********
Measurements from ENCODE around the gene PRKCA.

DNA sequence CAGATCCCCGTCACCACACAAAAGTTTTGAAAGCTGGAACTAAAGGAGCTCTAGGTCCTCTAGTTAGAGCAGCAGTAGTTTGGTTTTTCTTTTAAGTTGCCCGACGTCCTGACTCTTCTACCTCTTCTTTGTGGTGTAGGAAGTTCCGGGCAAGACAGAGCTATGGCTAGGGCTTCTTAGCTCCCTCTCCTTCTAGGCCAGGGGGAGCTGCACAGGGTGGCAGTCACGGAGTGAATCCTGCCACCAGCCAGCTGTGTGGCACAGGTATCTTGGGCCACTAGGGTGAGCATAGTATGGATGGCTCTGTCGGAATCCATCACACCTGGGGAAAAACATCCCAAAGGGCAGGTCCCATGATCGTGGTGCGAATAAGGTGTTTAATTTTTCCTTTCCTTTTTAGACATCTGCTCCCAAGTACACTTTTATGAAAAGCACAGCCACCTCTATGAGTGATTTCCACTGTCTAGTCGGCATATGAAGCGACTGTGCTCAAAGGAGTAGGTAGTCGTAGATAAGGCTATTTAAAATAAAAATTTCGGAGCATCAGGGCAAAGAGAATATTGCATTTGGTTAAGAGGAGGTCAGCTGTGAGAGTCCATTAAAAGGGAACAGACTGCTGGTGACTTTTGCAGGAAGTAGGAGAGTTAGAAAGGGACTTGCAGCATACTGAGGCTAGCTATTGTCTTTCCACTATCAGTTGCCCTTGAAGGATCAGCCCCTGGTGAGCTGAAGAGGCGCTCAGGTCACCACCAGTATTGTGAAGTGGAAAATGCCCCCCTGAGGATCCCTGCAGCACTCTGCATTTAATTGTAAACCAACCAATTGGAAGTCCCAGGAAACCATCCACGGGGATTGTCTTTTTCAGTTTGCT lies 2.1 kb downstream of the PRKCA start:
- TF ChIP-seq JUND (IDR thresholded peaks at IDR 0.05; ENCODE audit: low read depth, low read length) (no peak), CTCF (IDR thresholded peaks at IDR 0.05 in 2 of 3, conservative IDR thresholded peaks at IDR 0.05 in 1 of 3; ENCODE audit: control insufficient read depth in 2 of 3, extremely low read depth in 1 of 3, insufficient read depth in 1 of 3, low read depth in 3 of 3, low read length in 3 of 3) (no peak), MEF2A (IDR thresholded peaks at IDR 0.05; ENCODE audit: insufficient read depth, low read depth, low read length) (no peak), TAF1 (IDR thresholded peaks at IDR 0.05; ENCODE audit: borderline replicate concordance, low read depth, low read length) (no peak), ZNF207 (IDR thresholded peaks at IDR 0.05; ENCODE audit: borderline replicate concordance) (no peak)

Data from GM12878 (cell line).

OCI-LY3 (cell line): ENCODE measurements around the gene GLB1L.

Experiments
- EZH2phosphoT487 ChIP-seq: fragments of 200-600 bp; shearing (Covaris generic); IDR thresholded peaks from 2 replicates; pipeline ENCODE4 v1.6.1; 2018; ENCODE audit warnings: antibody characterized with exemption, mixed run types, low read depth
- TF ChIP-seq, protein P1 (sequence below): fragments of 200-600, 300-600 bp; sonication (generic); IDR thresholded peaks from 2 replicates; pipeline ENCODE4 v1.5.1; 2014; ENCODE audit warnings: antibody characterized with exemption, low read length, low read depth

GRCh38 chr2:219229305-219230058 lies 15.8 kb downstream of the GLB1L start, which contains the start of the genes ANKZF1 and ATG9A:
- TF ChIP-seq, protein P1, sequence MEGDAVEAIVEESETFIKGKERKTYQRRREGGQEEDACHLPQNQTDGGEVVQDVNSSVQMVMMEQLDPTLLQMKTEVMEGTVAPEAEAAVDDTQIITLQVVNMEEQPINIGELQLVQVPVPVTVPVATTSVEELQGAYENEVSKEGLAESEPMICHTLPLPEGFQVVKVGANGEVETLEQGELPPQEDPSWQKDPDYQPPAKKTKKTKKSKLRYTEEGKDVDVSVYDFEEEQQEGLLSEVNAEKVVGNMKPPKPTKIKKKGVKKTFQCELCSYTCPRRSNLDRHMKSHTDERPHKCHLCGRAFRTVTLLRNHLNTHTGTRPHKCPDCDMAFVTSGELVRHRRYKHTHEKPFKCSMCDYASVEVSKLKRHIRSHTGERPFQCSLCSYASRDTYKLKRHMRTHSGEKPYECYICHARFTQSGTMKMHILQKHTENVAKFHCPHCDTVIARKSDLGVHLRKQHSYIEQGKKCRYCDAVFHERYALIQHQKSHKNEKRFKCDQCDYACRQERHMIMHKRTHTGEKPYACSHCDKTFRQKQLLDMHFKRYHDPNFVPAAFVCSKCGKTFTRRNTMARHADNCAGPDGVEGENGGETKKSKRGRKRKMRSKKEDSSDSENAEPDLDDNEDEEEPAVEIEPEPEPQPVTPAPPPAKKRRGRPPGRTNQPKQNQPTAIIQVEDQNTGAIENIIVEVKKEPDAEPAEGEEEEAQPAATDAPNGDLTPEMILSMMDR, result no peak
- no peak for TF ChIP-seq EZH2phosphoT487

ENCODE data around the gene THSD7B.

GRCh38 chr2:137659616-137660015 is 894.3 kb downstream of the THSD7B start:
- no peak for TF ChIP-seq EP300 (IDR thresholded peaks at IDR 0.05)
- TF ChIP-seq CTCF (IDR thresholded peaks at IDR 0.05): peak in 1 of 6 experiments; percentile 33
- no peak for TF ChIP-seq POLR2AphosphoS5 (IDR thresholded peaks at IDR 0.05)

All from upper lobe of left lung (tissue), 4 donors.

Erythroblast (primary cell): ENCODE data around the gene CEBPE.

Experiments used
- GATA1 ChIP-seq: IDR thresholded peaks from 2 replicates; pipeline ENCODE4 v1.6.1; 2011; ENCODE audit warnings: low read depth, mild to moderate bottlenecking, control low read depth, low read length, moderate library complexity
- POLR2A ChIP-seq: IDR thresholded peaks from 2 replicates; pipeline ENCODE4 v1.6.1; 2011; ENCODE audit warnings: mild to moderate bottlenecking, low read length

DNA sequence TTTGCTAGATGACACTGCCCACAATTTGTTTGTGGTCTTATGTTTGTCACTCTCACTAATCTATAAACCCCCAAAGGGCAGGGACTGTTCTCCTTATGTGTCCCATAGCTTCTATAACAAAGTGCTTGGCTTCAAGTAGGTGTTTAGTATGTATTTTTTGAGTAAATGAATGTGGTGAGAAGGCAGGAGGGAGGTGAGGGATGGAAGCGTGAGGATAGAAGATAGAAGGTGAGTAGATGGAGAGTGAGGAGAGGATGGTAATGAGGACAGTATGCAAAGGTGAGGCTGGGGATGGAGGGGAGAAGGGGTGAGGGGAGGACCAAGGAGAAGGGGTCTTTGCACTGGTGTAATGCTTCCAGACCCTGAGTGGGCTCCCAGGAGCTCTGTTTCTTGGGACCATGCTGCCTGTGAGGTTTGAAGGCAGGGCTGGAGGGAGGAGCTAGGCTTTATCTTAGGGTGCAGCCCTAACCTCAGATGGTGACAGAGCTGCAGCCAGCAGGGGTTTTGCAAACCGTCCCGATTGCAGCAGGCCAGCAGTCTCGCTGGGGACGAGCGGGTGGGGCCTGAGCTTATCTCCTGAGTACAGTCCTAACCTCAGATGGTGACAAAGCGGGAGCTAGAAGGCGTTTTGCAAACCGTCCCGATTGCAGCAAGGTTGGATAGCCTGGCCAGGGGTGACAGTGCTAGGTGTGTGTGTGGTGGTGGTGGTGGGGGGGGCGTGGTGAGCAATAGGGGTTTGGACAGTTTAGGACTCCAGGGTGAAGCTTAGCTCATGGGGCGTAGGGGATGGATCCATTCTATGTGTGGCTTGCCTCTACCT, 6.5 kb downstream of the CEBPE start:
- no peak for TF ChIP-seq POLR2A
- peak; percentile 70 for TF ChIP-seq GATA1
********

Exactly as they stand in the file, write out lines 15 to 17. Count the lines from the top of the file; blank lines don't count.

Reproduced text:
- TF ChIP-seq CTCF (IDR thresholded peaks at IDR 0.05): peak in 1 of 6 experiments; percentile 33
- no peak for TF ChIP-seq POLR2AphosphoS5 (IDR thresholded peaks at IDR 0.05)

All from upper lobe of left lung (tissue), 4 donors.